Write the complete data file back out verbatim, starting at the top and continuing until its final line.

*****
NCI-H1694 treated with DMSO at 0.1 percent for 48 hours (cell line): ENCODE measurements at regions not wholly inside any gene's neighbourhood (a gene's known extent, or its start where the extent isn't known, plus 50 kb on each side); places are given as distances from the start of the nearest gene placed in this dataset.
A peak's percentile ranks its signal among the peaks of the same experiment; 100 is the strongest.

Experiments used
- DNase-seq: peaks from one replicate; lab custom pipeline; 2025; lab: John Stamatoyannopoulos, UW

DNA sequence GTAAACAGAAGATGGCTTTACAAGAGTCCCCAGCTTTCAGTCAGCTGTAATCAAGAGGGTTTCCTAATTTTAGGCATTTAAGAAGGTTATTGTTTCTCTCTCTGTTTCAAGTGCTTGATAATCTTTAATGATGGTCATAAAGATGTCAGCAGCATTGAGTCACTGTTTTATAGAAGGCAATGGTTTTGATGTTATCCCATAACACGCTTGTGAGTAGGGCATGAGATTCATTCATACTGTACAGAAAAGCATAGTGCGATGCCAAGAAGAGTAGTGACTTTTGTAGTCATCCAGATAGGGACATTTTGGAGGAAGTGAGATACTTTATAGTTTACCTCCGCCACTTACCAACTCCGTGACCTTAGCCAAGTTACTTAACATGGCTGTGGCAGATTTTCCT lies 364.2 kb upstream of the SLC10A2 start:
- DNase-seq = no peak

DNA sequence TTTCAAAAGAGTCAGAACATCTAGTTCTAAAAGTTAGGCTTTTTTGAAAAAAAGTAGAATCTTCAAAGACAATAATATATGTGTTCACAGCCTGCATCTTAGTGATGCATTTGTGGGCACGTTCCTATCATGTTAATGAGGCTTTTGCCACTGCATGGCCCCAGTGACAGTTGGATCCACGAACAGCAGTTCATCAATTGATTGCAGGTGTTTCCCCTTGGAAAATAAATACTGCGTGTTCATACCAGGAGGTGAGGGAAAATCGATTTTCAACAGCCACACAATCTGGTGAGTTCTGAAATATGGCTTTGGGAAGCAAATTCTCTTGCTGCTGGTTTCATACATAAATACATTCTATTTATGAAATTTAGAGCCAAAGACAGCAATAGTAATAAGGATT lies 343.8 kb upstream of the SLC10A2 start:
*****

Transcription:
NCI-H1694 treated with DMSO at 0.1 percent for 48 hours (cell line): ENCODE measurements at regions not wholly inside any gene's neighbourhood (a gene's known extent, or its start where the extent isn't known, plus 50 kb on each side); places are given as distances from the start of the nearest gene placed in this dataset.
A peak's percentile ranks its signal among the peaks of the same experiment; 100 is the strongest.

Experiments used
- DNase-seq: peaks from one replicate; lab custom pipeline; 2025; lab: John Stamatoyannopoulos, UW

DNA sequence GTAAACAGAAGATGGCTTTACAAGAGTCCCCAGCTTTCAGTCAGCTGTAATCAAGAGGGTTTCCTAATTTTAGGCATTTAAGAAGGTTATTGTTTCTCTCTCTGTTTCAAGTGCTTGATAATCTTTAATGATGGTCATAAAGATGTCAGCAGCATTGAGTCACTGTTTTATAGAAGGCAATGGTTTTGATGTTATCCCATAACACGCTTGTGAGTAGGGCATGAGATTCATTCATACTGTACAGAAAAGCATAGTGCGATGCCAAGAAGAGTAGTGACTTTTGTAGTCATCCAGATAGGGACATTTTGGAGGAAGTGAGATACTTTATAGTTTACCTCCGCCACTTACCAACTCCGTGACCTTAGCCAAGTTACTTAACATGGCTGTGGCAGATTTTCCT lies 364.2 kb upstream of the SLC10A2 start:
- DNase-seq = no peak

DNA sequence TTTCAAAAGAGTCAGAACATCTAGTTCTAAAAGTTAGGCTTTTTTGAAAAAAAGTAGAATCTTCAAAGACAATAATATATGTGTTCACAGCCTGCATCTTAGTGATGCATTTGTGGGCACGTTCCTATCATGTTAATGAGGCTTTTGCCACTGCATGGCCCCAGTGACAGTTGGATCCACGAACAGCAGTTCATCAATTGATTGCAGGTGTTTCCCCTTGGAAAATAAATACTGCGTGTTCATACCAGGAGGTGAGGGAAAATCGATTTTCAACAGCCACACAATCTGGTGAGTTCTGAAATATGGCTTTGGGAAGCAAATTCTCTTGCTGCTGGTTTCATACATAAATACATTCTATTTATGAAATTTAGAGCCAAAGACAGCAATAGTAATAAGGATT lies 343.8 kb upstream of the SLC10A2 start: